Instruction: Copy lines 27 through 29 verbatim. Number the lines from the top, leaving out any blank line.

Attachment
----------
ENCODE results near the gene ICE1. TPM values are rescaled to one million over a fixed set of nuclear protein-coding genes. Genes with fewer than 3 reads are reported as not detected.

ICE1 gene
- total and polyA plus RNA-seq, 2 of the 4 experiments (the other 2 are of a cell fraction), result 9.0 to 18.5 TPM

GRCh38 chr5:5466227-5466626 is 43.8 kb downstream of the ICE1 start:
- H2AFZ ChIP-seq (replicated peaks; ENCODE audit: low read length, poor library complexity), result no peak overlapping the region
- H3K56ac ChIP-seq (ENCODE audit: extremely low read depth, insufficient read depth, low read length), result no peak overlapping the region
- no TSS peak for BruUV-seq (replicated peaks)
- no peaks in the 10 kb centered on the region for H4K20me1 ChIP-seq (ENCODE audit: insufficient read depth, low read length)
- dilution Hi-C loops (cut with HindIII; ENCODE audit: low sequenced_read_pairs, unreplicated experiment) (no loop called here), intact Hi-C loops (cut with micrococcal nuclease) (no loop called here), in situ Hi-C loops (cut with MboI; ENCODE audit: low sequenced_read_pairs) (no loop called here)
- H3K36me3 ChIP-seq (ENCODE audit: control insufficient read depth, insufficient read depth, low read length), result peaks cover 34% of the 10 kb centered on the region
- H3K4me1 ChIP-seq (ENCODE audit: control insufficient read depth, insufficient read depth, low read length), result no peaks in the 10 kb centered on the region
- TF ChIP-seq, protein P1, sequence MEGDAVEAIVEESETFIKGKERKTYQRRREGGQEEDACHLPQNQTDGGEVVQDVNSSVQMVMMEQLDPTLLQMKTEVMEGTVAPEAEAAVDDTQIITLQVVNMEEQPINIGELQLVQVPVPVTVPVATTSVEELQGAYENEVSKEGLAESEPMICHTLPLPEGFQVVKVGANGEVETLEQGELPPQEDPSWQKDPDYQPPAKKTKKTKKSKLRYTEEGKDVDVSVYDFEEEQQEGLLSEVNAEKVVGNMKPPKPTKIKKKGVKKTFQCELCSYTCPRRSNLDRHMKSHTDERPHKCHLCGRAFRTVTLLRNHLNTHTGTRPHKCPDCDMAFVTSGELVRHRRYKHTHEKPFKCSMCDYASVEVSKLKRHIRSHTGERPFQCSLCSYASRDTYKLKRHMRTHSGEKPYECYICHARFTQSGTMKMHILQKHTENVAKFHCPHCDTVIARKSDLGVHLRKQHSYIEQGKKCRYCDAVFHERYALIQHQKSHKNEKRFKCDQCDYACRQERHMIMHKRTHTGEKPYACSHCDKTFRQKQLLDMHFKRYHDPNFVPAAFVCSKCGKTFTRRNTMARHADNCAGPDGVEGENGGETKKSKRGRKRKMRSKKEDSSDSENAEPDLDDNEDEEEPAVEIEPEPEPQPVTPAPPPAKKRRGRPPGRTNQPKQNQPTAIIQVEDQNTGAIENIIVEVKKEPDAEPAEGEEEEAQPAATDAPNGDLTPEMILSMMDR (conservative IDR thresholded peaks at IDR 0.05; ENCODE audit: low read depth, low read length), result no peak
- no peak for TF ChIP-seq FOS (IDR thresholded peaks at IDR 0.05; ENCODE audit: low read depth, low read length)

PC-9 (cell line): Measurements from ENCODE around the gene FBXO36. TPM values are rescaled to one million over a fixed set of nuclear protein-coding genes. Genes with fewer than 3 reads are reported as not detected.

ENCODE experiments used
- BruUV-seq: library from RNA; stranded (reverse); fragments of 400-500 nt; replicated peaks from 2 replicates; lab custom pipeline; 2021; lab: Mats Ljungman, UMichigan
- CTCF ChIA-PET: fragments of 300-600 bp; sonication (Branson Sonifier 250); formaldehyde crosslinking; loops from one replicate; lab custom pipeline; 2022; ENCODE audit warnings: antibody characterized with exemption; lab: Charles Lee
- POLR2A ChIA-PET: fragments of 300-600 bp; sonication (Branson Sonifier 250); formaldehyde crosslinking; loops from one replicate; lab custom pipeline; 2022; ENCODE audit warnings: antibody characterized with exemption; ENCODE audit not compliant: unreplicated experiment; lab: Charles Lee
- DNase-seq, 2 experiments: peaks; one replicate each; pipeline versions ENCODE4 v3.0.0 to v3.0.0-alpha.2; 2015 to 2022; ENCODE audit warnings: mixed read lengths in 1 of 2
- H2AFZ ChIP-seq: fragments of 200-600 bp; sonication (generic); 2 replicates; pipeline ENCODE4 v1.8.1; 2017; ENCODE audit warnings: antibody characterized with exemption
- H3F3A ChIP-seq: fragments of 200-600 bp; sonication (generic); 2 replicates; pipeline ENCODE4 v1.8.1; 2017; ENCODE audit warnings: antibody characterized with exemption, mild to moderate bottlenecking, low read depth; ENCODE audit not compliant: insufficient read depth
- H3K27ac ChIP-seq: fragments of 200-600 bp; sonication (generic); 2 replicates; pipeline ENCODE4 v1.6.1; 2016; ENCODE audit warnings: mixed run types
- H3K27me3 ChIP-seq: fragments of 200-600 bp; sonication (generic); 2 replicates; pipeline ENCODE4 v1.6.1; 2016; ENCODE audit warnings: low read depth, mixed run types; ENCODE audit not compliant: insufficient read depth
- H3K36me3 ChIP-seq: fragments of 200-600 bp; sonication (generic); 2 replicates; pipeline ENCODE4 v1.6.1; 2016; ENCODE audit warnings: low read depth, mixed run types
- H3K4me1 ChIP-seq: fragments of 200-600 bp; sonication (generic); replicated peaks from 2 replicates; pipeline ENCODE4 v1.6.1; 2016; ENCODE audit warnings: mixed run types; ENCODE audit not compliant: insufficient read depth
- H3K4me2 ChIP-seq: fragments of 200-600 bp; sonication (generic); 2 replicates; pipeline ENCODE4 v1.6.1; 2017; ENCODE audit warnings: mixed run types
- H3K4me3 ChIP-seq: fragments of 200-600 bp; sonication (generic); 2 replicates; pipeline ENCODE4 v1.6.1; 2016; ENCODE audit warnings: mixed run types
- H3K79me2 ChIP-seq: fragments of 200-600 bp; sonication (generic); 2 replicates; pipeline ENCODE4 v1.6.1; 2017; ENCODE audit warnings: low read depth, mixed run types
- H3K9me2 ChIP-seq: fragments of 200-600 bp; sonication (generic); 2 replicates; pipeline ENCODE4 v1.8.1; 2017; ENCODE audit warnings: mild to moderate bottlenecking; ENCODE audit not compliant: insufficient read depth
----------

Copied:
- H3K4me3 ChIP-seq: fragments of 200-600 bp; sonication (generic); 2 replicates; pipeline ENCODE4 v1.6.1; 2016; ENCODE audit warnings: mixed run types
- H3K79me2 ChIP-seq: fragments of 200-600 bp; sonication (generic); 2 replicates; pipeline ENCODE4 v1.6.1; 2017; ENCODE audit warnings: low read depth, mixed run types
- H3K9me2 ChIP-seq: fragments of 200-600 bp; sonication (generic); 2 replicates; pipeline ENCODE4 v1.8.1; 2017; ENCODE audit warnings: mild to moderate bottlenecking; ENCODE audit not compliant: insufficient read depth